It was a mixed verdict in the landmark clergy sex abuse trial as the jury found Monsignor William Lynn, former secretary of clergy for the Archdiocese of Philadelphia, guilty of endangering the welfare of children, but not guilty on two other charges, and could not reach a verdict for Rev. James Brennan, who was accused of attempting to molest a 14-year-old boy.
Lynn, who was the first Roman Catholic church official charged in the sex abuse scandal, could face three and a half years to seven years in prison when he is sentenced. Immediately following the verdict, Common Pleas Court Judge Teresa Sarmina ruled in favor of a motion by prosecutors to revoke Lynn's bail and ordered him to prison.
Lynn's attorneys said they will request house arrest for Lynn until sentencing, but had not decided whether to appeal the verdict. They described Lynn's reaction as shocked.
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"He's upset, he's crushed," attorney Jeff Lindy said after the hearing. "He's in custody and he didn't want anything other than to help kids."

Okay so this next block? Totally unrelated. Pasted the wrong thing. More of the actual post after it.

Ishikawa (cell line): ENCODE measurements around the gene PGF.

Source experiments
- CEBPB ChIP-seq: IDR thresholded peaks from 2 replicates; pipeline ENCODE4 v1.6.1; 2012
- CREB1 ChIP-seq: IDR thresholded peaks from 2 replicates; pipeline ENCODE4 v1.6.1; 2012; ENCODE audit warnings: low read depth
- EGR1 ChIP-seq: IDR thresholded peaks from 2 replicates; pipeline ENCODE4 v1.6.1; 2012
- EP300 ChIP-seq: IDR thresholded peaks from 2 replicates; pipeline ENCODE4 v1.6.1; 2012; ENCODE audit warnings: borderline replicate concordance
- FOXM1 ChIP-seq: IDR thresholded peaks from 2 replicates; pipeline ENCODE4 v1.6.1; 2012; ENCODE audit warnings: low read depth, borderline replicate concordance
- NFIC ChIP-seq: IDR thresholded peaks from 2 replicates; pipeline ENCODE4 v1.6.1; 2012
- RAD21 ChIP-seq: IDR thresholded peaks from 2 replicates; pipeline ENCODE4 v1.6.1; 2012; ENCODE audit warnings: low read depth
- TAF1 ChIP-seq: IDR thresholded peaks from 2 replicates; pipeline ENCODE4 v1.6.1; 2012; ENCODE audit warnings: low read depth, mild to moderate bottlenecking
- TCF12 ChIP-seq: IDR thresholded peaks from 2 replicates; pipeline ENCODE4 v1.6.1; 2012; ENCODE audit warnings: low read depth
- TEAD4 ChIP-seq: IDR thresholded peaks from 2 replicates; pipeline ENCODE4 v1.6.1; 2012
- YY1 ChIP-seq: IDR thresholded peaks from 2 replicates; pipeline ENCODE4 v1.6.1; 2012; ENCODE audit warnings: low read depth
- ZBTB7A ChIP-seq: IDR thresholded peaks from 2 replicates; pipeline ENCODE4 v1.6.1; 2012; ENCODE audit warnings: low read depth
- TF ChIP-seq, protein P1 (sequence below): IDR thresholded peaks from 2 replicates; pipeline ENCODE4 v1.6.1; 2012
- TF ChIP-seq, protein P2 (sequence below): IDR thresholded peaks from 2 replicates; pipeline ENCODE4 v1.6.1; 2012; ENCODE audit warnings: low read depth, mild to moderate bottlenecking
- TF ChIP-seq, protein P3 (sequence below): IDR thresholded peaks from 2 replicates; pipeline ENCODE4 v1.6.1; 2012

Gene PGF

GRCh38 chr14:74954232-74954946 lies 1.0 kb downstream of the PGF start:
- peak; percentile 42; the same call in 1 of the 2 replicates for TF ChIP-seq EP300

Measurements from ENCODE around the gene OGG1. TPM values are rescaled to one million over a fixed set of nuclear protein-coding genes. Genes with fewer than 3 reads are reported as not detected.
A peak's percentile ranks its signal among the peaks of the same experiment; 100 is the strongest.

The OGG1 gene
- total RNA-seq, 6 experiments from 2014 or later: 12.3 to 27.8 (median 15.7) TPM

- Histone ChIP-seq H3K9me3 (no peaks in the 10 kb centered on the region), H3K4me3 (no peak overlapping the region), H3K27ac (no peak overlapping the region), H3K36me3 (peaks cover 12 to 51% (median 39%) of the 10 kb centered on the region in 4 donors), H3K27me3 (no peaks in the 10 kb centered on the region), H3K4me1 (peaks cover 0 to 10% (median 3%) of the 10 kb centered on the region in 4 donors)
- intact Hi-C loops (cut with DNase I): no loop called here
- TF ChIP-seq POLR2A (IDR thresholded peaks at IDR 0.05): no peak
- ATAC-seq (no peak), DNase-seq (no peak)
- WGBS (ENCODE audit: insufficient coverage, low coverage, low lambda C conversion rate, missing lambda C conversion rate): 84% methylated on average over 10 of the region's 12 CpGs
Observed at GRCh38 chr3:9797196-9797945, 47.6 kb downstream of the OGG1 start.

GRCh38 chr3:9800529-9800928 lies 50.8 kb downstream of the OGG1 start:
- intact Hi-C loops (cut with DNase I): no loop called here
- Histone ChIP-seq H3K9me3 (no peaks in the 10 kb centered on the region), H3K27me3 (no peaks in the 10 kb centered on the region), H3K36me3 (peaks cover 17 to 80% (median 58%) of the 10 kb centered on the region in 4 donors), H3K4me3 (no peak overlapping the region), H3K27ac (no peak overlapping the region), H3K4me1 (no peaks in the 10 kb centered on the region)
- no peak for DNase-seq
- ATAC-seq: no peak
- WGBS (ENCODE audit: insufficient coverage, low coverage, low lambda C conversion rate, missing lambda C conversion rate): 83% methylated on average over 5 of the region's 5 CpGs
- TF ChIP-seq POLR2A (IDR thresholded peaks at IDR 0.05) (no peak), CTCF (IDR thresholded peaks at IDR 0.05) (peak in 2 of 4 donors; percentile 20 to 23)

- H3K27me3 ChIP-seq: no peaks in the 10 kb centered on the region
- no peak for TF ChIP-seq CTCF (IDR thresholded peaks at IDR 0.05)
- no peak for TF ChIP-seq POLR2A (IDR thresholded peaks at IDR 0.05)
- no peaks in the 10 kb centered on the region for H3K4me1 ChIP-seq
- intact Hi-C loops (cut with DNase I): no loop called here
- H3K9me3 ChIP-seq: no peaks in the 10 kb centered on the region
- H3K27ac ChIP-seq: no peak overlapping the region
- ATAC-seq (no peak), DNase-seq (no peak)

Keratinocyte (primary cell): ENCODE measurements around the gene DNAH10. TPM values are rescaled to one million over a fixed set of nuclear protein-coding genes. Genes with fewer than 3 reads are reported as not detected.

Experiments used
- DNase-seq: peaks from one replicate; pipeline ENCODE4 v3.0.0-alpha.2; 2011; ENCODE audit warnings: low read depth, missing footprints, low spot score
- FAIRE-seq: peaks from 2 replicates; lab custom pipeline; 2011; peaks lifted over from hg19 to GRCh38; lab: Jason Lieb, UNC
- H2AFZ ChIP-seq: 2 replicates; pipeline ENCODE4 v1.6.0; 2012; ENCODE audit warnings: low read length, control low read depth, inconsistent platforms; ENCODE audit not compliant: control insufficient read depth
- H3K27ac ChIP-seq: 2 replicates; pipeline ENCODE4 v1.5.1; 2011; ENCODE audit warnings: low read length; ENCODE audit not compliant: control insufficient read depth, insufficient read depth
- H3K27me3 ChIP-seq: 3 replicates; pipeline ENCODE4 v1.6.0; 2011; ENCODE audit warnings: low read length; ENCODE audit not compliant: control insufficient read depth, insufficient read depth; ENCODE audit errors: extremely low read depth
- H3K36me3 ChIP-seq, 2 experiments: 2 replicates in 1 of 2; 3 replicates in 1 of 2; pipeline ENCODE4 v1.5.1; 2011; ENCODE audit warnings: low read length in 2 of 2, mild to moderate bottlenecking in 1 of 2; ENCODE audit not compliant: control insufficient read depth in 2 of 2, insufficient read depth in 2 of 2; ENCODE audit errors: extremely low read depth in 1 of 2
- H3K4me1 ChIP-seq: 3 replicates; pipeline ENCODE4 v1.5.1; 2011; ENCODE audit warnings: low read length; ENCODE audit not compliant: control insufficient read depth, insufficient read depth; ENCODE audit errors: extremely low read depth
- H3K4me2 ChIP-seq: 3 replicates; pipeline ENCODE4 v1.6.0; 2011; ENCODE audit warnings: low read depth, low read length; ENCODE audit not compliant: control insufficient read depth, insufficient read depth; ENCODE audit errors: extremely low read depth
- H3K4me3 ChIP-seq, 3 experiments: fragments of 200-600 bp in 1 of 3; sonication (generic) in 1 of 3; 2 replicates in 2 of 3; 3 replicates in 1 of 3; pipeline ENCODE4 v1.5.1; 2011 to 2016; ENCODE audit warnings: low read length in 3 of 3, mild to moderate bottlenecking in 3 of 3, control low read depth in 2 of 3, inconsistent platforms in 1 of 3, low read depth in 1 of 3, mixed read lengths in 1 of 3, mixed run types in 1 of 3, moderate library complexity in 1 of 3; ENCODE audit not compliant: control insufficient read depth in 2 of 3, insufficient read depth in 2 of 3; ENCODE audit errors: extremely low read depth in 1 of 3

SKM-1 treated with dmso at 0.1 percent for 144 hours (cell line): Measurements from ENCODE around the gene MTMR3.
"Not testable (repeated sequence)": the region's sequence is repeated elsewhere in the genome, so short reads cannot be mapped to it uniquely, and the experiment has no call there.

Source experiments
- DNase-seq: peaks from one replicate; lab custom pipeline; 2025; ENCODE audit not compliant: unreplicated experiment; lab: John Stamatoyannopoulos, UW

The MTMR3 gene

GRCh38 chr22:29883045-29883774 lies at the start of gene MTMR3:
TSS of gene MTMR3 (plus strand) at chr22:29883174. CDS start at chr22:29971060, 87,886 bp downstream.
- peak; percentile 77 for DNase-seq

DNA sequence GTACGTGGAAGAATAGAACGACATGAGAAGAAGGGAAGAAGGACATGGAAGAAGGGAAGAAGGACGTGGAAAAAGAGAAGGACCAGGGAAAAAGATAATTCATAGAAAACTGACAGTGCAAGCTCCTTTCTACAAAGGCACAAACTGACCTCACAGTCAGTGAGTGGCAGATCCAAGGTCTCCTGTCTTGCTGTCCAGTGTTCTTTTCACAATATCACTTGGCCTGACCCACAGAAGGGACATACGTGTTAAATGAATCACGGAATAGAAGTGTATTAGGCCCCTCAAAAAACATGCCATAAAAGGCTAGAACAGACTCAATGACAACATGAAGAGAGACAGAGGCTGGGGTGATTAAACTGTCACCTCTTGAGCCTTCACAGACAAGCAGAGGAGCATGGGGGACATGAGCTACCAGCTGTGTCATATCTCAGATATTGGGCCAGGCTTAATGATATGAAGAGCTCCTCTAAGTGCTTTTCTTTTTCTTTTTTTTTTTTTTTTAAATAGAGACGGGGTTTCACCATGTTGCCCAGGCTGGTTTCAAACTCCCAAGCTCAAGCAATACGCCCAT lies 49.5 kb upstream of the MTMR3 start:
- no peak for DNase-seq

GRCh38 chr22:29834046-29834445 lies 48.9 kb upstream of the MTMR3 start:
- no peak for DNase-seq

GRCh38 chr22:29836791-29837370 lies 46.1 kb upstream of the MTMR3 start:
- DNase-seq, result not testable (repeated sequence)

Prosecutors essentially argued that Lynn, who was in charge of investigating abuse allegations in his role from 1992 to 2004, engaged in a coverup to protect the church. Lynn claimed that he tried to remove priests, but was ultimately thwarted by his superiors.
Despite the fact that jurors concluded Lynn did not conspire to cover up abuse, District Attorney Seth Williams called the verdict a "monumental victory for all the named and unnamed victims of child sexual abuse."
"This trial was historic. Monsignor Lynn is the first member of the Roman Catholic church hierarchy convicted of endangering children he did not personally assault; however, there is no verdict that can fix the harm done [by] adult predators in the church. ... All that there is is an opportunity to ensure that something like this never happens again," Williams said.
He acknowledged that Lynn was not the only one with "dirty hands" and that others in the church could be charged.
"Yes, there are many people that are responsible. We took the people we had the most evidence for," he explained. "This trial was not about a specific religion. This is about evil men who did evil things to children they should have protected."
Prosecutors have not yet decided if they will seek to re-try Brennan, Williams said, but he urged victims to come forward and report instances of abuse directly to law enforcement.